Colorado School to Create Newest 'Body Farm'

Researchers, students, and investigators get hands-on experience at the labs.

ByChristina Ng
November 28, 2012, 10:20 AM

Nov. 29, 2012 — -- Colorado Mesa University is using its high altitude and arid setting to create what will soon be the country's newest body farm.

The "farm" will join five others around the country, facilities that have become vital, although macabre, forensic laboratories.

The oldest of these is located deep in the hills near Knoxville, Tenn., where over 150 bodies can be found in various states of decomposition at any given time. The bodies can be partially buried, under tarps, in the trunks of cars or hanging from nooses.

The one-acre area isn't a crime scene. It's an outdoor forensic laboratory, sometimes referred to as a body farm.

This particular lab is the University of Tennessee's Forensic Anthropology Center. It is the country's first and largest--in terms of the number of bodies--outdoor forensic research facility, one of only a handful in the world.

"We don't alter the vegetation, we don't alter the soil, we don't alter the plants or animals. It really is a natural laboratory," the University of Tennessee's Forensic Anthropology Center director Dr. Dawnie Steadman told "If you're going to be answering police questions about decomposition, then you really need to use humans."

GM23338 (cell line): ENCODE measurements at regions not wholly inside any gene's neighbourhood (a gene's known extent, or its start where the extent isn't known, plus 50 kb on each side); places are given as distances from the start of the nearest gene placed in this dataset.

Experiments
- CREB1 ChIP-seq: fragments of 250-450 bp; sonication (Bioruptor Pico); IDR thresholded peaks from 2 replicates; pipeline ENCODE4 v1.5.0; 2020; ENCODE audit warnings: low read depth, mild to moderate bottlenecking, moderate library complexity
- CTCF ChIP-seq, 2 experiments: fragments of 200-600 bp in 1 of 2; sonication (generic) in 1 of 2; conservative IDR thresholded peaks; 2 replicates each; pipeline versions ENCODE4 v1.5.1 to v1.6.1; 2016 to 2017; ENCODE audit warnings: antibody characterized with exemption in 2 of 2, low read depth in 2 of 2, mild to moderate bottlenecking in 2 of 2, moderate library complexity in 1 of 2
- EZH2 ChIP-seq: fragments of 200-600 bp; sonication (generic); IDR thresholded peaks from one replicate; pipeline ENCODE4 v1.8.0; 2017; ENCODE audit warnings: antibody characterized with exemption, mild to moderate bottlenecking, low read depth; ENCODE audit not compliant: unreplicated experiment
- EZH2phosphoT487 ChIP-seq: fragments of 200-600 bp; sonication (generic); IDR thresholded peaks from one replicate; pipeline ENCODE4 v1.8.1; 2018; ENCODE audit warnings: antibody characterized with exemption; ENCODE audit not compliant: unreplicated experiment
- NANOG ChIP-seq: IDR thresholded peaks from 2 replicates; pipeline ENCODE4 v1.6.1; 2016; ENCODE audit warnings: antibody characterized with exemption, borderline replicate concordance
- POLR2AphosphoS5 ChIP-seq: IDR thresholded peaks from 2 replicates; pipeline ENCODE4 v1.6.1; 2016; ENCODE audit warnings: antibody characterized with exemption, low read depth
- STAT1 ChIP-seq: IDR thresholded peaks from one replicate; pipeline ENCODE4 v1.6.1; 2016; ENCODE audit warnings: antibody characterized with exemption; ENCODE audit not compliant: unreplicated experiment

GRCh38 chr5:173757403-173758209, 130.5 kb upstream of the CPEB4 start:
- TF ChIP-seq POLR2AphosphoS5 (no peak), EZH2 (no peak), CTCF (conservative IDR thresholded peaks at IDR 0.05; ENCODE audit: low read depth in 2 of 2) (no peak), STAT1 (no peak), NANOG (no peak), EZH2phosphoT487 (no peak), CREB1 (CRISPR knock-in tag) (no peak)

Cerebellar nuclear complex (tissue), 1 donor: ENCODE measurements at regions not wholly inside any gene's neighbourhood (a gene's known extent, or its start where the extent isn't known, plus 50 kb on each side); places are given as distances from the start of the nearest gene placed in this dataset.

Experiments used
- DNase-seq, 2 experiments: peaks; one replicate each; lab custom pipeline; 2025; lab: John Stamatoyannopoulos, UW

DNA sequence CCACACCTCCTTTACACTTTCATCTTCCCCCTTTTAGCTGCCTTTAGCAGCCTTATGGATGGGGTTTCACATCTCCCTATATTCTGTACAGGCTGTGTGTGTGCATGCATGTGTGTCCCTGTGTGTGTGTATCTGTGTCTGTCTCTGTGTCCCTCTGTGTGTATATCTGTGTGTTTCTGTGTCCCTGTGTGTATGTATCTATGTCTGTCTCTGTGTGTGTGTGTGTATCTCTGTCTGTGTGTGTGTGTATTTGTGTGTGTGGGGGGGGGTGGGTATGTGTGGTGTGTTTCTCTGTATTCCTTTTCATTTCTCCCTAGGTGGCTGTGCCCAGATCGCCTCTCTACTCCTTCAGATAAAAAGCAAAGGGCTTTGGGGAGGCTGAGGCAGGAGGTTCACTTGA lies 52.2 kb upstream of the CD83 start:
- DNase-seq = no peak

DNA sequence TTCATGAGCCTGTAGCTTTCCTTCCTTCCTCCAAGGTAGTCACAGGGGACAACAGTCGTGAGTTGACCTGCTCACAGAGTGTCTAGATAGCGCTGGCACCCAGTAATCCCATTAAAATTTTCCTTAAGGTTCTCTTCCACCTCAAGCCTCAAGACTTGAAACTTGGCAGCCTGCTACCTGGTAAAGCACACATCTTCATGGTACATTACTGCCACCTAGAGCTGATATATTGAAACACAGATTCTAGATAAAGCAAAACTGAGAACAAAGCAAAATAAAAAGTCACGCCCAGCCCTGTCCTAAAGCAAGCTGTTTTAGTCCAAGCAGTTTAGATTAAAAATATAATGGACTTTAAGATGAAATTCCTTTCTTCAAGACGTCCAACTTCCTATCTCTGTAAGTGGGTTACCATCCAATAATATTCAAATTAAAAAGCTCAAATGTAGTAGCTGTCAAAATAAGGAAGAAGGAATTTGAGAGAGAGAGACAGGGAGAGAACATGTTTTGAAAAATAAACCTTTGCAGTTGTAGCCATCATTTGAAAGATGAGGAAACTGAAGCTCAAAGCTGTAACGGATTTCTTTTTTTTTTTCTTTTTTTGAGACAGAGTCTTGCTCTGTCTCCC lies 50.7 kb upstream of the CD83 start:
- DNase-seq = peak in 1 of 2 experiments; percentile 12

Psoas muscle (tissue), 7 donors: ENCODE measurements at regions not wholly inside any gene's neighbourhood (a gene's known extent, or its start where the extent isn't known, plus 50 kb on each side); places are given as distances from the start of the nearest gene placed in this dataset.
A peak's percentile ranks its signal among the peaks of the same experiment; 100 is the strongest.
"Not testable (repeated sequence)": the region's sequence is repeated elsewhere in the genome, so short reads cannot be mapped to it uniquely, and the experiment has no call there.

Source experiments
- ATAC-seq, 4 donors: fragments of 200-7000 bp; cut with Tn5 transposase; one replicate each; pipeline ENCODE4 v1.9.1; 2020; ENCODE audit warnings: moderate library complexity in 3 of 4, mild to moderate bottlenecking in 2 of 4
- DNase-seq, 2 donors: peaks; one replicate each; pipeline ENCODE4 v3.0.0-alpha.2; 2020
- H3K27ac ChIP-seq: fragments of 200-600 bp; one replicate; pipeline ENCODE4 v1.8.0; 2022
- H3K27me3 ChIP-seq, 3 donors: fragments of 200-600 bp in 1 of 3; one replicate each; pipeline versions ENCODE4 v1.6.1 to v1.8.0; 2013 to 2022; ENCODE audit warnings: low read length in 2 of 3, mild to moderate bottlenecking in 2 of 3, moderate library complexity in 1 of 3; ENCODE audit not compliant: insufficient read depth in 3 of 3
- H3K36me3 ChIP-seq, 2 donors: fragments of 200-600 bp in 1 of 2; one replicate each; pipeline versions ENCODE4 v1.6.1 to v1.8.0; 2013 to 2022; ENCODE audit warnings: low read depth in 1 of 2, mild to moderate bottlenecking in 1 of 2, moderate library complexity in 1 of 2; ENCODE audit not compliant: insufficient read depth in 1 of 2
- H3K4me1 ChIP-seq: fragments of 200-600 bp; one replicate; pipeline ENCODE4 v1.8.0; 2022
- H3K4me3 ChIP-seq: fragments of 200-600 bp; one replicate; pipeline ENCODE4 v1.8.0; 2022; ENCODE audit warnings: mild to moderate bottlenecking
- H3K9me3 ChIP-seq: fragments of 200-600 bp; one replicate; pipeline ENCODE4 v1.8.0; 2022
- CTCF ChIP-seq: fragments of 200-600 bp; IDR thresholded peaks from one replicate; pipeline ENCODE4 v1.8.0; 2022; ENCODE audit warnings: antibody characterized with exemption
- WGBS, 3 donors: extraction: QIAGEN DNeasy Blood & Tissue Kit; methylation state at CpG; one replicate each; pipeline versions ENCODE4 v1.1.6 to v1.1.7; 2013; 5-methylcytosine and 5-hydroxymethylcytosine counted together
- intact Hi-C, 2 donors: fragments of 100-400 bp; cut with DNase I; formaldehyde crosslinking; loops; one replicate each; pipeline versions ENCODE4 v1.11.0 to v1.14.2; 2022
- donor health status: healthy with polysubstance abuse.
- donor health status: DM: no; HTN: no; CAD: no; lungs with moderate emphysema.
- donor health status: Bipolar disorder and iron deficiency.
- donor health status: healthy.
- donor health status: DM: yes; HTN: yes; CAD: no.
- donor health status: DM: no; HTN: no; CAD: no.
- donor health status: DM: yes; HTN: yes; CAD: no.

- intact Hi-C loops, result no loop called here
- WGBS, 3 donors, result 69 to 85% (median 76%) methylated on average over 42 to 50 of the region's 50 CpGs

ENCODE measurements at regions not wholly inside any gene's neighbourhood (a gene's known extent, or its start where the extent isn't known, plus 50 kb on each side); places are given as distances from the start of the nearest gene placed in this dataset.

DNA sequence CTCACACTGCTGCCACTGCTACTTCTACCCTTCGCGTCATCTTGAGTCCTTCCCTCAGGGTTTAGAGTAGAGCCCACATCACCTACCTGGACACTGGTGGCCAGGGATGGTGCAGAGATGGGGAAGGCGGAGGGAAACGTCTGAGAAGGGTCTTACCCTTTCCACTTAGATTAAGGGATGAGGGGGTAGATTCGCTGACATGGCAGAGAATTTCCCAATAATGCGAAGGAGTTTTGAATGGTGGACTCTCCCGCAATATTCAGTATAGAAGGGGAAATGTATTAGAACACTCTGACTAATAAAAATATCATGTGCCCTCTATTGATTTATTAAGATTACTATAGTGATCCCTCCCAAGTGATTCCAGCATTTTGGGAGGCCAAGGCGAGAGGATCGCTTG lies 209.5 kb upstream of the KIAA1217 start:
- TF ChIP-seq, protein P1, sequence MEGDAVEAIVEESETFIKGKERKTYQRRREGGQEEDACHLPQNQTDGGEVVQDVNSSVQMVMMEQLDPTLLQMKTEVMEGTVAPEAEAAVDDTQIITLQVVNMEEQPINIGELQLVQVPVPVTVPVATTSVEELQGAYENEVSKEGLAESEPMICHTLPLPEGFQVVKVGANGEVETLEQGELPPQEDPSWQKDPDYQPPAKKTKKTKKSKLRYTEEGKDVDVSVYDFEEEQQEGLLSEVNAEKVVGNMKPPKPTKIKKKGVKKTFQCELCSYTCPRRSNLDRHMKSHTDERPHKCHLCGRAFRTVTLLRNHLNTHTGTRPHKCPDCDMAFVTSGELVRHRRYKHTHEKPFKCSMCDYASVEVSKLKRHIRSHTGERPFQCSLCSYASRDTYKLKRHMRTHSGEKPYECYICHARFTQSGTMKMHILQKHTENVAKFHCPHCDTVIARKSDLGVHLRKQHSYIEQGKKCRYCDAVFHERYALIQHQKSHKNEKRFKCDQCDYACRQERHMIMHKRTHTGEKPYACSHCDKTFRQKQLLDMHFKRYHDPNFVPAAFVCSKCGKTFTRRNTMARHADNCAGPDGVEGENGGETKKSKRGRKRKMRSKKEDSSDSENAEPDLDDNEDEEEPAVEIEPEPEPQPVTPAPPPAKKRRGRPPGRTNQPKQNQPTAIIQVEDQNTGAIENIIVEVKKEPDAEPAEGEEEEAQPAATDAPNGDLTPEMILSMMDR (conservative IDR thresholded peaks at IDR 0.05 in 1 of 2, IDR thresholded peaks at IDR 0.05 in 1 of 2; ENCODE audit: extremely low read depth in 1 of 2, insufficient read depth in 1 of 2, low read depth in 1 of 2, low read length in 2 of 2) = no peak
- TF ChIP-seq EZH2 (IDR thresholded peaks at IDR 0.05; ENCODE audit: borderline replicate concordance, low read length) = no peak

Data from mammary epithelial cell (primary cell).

The grounds are highly secure and not open to the public. The land is surrounded by a wooden fence and another metal fence topped with razor wire.

Researchers, students, coroners and law enforcement officials are among those who are granted access to the facility for learning purposes.

"The main research is on decomposition, what happens to the body in different climates, in different positions, in different states, whether they're covered or uncovered, buried or unburied," Steadman said.

"Many of the questions that are asked come from real police cases," she said. "We can actually try to mimic that scientifically and observe what happened."

Over 1,000 bodies have been donated since the facility opened in 1981 and the bodies and skeletons are used for years after the donation. Knowing the donors' history and background allows researchers to work to determine the body's age, gender, stature and ancestry, and then check their findings with the provided history.

Steadman said the facility is extremely grateful to the donors that donate their bodies specifically to the lab.

"There really is no limit to how the donated bodies can contribute to science," she said. "We're really blessed with the generosity of our donors."

A similar facility will soon be opening near Grand Junction, Colo. It will be the first high-altitude outdoor lab and the sixth outdoor forensic laboratory in the country.

"The Rocky Mountains is not the same as Tennessee, it's not the same as Texas and when a body is dumped outside it decays differently," Dr. Melissa Connor, director of Colorado Mesa University's Forensic Investigation Research Station, told

"We've got the altitude, which impacts the humidity, it impacts the infestation, the amount of sunshine as well as temperature," she said. "It will teach us more about what happens in this environment, which we can extrapolate more to the western United States."

The Colorado laboratory is being built in a dry dessert setting, vastly different from Tennessee's dense woods. The labs look forward to collaborating and sharing research in the future.

"You can't simulate this [research] in a lab," Connor said. "The educational component in invaluable."

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